As the podcast gained popularity, it took on a life of its own. Friends introduced Dave to founders, who introduced him to VC’s, who introduced him to other tech leaders. Suddenly he was meeting face to face with the major players of Boston’s tech economy.
Dave’s network + Boston tech community for the win!
Informal intros, new opportunities
Soon, Dave was introduced to the team at Hubspot, including Mike Volpe, who wanted to start a podcast to reach new audiences. After meeting with the leadership team there, Dave realized that this was a huge growth opportunity for his career. He decided to join the team to help them build and market what would become The Growth Show, now the most popular business podcast on iTunes.
Dave nailed it, and within 9 months, the podcast had gone from idea to reality. It received hundreds of thousands of downloads, accolades from the Content Marketing Institute, and top-rankings in iTunes. This time, Dave interviewed some of the most interesting business minds in the world.
During this era, Dave got a note from David Cancel on LinkedIn. David wanted help promoting a campaign for Drift. Dave wanted to interview David for Tech in Boston, so he saw this as an opportunity and asked.
Dave and David ended up meeting to record the podcast, and Dave left that meeting thinking, “That guy is great and really knows his sh*t.”. Shortly after that meeting, Dave found out they were looking for a marketing person and sent David a note. Dave was itching to get back to an early stage startup, and he knew that The Growth Show was at a point where he could hand it over. When things got serious, David introduced Dave to Drift co-founder, Elias Torres.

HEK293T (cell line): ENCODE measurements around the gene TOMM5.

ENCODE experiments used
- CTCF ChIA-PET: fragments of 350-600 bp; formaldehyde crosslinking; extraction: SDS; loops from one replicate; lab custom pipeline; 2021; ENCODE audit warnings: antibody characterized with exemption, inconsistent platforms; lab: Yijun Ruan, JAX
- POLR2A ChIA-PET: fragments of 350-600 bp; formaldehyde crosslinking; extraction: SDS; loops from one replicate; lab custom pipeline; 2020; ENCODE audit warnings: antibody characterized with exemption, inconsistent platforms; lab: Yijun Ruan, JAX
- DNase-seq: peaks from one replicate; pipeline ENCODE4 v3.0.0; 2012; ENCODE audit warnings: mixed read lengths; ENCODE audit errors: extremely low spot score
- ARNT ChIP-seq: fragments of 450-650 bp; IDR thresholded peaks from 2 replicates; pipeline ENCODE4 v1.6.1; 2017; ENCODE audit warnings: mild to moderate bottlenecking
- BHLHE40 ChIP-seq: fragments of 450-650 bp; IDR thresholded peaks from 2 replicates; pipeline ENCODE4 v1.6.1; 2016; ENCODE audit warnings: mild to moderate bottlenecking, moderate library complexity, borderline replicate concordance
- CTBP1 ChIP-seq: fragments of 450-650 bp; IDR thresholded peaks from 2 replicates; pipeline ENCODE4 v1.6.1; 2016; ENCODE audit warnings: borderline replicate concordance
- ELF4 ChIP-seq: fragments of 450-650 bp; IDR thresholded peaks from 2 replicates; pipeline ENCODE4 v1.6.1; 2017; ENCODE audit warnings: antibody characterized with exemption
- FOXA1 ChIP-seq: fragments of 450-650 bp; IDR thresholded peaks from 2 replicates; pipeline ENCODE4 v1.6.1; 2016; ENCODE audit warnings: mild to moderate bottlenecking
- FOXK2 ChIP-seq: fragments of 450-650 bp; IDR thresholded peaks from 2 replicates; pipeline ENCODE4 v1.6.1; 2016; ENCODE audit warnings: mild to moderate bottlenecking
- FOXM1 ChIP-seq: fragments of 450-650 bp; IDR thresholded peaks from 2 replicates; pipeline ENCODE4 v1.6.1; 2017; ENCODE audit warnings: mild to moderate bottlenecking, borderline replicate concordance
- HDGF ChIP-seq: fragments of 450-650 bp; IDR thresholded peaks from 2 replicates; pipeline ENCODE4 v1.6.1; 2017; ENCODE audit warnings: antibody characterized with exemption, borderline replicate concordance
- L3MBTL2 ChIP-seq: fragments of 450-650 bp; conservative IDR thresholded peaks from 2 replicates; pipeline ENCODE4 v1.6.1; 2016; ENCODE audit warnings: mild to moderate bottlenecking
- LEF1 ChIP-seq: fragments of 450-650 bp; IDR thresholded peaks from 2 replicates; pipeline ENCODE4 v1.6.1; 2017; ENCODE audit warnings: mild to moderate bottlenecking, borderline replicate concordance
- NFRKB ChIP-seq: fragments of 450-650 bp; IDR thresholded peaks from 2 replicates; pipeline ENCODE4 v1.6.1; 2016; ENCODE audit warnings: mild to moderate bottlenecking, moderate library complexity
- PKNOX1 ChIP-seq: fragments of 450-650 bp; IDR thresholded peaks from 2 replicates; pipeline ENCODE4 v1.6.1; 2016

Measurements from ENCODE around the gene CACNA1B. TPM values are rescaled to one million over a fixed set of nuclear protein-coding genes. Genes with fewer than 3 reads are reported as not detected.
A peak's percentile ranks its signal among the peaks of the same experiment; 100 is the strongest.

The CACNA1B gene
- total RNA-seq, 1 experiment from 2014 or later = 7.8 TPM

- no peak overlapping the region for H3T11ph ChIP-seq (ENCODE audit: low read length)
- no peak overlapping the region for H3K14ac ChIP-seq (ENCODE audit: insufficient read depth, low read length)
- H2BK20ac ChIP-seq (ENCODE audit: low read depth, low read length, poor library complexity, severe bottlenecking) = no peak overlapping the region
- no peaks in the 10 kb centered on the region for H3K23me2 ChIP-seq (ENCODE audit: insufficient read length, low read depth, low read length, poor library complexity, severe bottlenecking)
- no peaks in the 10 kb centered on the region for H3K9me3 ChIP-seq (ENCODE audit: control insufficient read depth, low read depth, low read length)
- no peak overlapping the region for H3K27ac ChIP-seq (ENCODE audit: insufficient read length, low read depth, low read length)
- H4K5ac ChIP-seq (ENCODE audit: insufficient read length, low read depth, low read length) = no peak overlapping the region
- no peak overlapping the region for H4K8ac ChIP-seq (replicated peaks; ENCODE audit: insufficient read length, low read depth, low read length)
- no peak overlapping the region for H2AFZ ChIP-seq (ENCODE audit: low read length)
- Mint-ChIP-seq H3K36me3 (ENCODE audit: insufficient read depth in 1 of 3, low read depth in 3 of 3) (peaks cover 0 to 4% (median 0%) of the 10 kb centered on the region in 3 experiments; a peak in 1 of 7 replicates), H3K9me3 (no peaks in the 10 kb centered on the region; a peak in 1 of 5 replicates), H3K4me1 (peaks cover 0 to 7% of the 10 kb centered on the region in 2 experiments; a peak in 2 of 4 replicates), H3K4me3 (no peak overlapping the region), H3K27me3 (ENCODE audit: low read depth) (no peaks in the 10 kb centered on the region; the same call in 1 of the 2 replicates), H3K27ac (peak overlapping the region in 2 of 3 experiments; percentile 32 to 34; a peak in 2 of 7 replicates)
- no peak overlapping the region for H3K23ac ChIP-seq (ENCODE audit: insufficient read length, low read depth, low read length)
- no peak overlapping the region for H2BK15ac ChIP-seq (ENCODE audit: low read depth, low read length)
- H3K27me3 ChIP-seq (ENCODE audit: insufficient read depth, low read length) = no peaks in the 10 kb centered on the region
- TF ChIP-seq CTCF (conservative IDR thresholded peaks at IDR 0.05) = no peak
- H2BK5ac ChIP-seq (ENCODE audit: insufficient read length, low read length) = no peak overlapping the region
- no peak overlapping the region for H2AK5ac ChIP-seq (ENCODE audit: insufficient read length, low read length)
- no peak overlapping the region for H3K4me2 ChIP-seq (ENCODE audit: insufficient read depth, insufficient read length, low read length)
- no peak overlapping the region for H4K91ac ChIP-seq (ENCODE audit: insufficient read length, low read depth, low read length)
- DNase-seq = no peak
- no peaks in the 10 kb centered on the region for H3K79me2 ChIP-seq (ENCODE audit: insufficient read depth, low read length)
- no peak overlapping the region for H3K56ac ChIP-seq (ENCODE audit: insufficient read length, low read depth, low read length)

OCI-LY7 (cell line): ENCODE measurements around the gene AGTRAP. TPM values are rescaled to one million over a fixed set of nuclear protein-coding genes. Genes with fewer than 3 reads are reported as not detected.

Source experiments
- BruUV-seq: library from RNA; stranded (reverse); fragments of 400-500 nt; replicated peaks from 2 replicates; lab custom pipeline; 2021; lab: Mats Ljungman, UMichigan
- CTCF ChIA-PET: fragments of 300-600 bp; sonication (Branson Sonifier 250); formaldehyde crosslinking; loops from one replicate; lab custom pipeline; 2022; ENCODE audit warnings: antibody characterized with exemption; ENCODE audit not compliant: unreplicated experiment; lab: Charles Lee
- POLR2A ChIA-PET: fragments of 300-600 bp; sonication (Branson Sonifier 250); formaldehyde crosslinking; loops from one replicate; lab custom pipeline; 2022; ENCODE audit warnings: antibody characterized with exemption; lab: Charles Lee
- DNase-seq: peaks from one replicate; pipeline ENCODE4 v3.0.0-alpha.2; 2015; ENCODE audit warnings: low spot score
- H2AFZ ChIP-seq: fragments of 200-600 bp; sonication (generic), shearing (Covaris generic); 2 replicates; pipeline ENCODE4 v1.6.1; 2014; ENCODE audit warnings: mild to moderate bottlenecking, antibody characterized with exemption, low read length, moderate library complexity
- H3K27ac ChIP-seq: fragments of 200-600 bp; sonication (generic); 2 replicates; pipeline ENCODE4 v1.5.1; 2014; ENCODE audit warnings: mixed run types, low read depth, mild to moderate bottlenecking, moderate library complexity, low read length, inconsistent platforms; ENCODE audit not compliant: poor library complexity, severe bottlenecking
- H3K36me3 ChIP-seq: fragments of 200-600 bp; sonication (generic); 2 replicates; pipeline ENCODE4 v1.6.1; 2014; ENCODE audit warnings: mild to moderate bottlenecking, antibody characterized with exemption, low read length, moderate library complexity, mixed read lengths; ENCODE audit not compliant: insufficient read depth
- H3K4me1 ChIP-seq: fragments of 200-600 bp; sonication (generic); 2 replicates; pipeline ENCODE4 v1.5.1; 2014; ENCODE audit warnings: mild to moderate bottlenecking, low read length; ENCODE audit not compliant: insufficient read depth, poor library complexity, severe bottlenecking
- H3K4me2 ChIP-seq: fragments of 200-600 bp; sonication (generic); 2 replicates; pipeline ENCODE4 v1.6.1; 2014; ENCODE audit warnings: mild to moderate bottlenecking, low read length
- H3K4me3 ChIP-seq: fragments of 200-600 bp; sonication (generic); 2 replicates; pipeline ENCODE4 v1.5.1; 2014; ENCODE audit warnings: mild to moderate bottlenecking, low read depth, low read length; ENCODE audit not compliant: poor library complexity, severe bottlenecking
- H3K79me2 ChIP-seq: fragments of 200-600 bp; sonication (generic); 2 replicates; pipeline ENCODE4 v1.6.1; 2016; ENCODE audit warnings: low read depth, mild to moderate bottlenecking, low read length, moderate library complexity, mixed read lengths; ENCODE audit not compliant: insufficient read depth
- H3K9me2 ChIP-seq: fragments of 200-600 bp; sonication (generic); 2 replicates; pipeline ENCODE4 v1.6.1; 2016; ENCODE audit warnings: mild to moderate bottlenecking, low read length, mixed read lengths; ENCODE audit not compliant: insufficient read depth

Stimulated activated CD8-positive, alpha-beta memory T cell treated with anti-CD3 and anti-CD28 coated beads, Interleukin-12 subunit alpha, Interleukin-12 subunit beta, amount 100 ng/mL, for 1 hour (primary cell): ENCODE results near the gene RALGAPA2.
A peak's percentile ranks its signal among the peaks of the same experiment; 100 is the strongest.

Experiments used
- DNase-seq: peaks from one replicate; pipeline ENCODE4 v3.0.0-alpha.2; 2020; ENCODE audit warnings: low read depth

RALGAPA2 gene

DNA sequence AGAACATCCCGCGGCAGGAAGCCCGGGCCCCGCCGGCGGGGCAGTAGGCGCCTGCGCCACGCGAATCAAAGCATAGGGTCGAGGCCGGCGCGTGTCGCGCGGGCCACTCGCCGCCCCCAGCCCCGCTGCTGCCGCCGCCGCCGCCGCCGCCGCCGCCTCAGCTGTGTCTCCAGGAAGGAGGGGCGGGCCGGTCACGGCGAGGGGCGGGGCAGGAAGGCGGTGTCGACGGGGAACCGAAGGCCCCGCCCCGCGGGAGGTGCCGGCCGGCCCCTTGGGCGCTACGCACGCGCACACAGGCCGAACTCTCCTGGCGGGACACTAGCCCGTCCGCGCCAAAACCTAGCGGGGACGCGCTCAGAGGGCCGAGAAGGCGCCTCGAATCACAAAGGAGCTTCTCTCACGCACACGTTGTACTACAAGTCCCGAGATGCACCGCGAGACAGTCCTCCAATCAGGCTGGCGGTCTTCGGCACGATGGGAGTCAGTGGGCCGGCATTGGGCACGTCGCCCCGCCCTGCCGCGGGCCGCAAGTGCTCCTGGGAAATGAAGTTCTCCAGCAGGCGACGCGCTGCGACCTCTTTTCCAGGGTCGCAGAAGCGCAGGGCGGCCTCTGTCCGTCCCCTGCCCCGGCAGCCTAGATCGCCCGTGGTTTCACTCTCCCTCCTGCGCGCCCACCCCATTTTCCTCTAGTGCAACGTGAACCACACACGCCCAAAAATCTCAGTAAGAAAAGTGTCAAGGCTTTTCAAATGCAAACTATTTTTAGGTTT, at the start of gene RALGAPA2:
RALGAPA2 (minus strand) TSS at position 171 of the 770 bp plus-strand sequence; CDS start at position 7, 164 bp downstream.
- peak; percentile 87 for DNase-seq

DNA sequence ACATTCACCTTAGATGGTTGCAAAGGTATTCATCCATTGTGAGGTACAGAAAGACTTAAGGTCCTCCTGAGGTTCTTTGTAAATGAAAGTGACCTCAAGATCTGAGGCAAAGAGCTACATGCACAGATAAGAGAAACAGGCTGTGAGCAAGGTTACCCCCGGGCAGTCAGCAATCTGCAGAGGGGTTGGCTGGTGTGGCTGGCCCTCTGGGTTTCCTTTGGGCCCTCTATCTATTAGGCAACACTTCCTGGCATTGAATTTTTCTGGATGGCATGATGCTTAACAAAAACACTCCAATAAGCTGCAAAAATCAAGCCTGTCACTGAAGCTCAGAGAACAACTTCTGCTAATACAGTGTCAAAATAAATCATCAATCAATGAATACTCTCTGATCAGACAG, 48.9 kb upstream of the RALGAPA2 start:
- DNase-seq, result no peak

His intro email read: “You two need to meet. Can you do it tomorrow?”
Dave didn’t know what to expect when Elias walked into the conference room the next day. He definitely didn’t expect Elias to ask such a direct question right out of the gate, “Why are you a better marketer than me?” the Founder and CTO asked.
Dave admits he was a little thrown, but must have succeeded in answering Elias’ question, because he soon received an offer to come work at Drift.
Since joining the team, Dave has built the Drift blog audience from 0 to 60,000 readers, driven 10,000 Drift signups, 500,000 views on Slideshare, and 15,000 downloads/month from the Drift podcast, Seeking Wisdom. Not bad for a guy working at a golf course less than seven years ago.
Constant change and super powers
At the end of our conversation, I asked Dave whether he had any advice for people just getting started with their careers. He had an interesting take: “Don’t be afraid to change jobs frequently. You shouldn’t stay somewhere because you’re afraid how leaving looks on your resume — if you’re not learning, there’s no reason to be there.”
He’s had 5 jobs in 7 years and thinks that you shouldn’t say no to new opportunities because you’re worried about what other people will think.
Plus, he thinks you should have a superpower, a concept that Elias introduced him to in his interview. Whether you’re a marketer or an accountant, if you don’t know what your superpower is find something that interests you and become the best at it. Once you know your superpower, hire people who have superpowers in areas where you don’t.